The recoverability of professional fees and ancillary expenses under the service charge
In Chiswick Village Residents Ltd v Southey , a building contained 280 flats let on long leases by the freeholder, one of which was held by the respondent.
Amongst other issues, the respondent brought a claim in the First-tier Tribunal for the determination of specific service charges in respect of:
Under the lease, the respondent covenanted to pay a ‘Maintenance Contribution’ in a proportionate sum of 0.3602%. The freeholder was entitled to recover expenses incurred in keeping the building insured, effecting liability insurance for the freeholder against third parties and against other risks as the freeholder saw fit. Legal and other costs incurred in the recovery of the maintenance contribution, and in the management of the building, enforcement of covenants and incidental to the general administration and management of the property are also recoverable under the lease terms.
The FTT found that a proportion of the expenses relating to planning permission applications was recoverable; however, the FTT thereby assessed the reasonableness of the sum, and the appellant appealed on the basis that the FTT had determined a matter which was not before it (reasonableness, rather than liability for the whole sum).
Further, the FTT found that the corporate expenses identified above were not ‘service charges’ and were not therefore recoverable. Insurance premiums were also irrecoverable as the policies taken out were in respect of individuals and not the freeholder itself.
On appeal, the Upper Tribunal found that the FTT had determined a matter not before it in assessing reasonableness, and therefore allowed the appeal on this issue.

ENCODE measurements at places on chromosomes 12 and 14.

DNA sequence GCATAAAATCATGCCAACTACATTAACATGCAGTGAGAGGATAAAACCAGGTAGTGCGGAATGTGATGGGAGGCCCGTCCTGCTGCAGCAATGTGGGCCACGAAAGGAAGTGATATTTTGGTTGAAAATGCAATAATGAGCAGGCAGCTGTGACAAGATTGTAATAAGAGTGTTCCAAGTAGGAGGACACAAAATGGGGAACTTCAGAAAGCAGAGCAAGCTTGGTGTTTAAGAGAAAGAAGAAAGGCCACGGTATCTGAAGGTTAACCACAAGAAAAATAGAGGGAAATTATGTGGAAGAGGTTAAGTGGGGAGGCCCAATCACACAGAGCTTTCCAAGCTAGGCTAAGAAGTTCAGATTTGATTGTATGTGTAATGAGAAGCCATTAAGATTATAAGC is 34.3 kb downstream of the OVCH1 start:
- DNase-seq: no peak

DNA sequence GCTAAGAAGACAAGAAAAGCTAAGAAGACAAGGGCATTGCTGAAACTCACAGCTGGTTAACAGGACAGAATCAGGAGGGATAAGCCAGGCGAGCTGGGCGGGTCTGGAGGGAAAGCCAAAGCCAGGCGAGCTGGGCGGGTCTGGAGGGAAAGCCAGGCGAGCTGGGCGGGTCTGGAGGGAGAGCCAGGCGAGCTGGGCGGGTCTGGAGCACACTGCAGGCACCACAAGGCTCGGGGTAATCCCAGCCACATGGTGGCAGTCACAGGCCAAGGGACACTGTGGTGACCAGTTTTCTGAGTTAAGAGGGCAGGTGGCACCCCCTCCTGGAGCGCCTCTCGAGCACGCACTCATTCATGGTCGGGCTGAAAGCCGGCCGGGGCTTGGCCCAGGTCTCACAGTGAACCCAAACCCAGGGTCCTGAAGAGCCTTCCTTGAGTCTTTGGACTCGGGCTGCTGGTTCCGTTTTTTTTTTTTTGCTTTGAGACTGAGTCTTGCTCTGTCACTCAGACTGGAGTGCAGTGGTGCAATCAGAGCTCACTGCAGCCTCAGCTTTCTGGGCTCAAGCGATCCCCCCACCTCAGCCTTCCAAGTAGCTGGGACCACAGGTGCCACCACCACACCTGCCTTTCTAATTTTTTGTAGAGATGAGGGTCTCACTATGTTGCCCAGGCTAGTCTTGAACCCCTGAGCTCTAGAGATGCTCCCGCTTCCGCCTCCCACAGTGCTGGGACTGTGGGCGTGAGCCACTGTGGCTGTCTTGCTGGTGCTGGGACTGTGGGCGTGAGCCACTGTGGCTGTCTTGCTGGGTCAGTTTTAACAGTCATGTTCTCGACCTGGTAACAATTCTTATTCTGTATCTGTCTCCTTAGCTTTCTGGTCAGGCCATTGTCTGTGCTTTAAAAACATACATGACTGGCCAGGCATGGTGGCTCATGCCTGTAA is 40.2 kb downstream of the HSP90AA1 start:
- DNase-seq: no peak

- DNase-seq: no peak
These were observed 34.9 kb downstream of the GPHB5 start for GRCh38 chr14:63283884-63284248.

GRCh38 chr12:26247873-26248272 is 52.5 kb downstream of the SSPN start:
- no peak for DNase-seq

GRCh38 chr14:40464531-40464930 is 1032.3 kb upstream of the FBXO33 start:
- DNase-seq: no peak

Considering the terms of the lease itself, the insurance premiums were found to be recoverable through the service charge, as insurance could be obtained to cover liabilities of both the freeholder and others.
Finally, in respect of corporate expenses, the UT concluded that the property could not be managed properly if the freeholder business was not also appropriately managed. Again, this appeal succeeded and the expenses could be recovered by the freeholder.
Advice and action for landlords
This case provides helpful reassurance for landlords, particularly those owned by leaseholders with no income-producing assets.
The principle followed by the court in Southey concludes that, in order to properly manage the property, the company must also be properly managed. This allowed for the recovery of expenses incurred in the proper management of the organisation, including corporate expenses for AGMs, advice in relation to those meetings and insurance premiums. Clearly however, landlords are advised to ensure that all such expenses are reasonable and proportionate.
The Upper Tribunal allowed the freeholder’s appeal and the recovery of expenses through the service charge, concluding that the property could not be managed properly if the freeholder business was not also appropriately managed.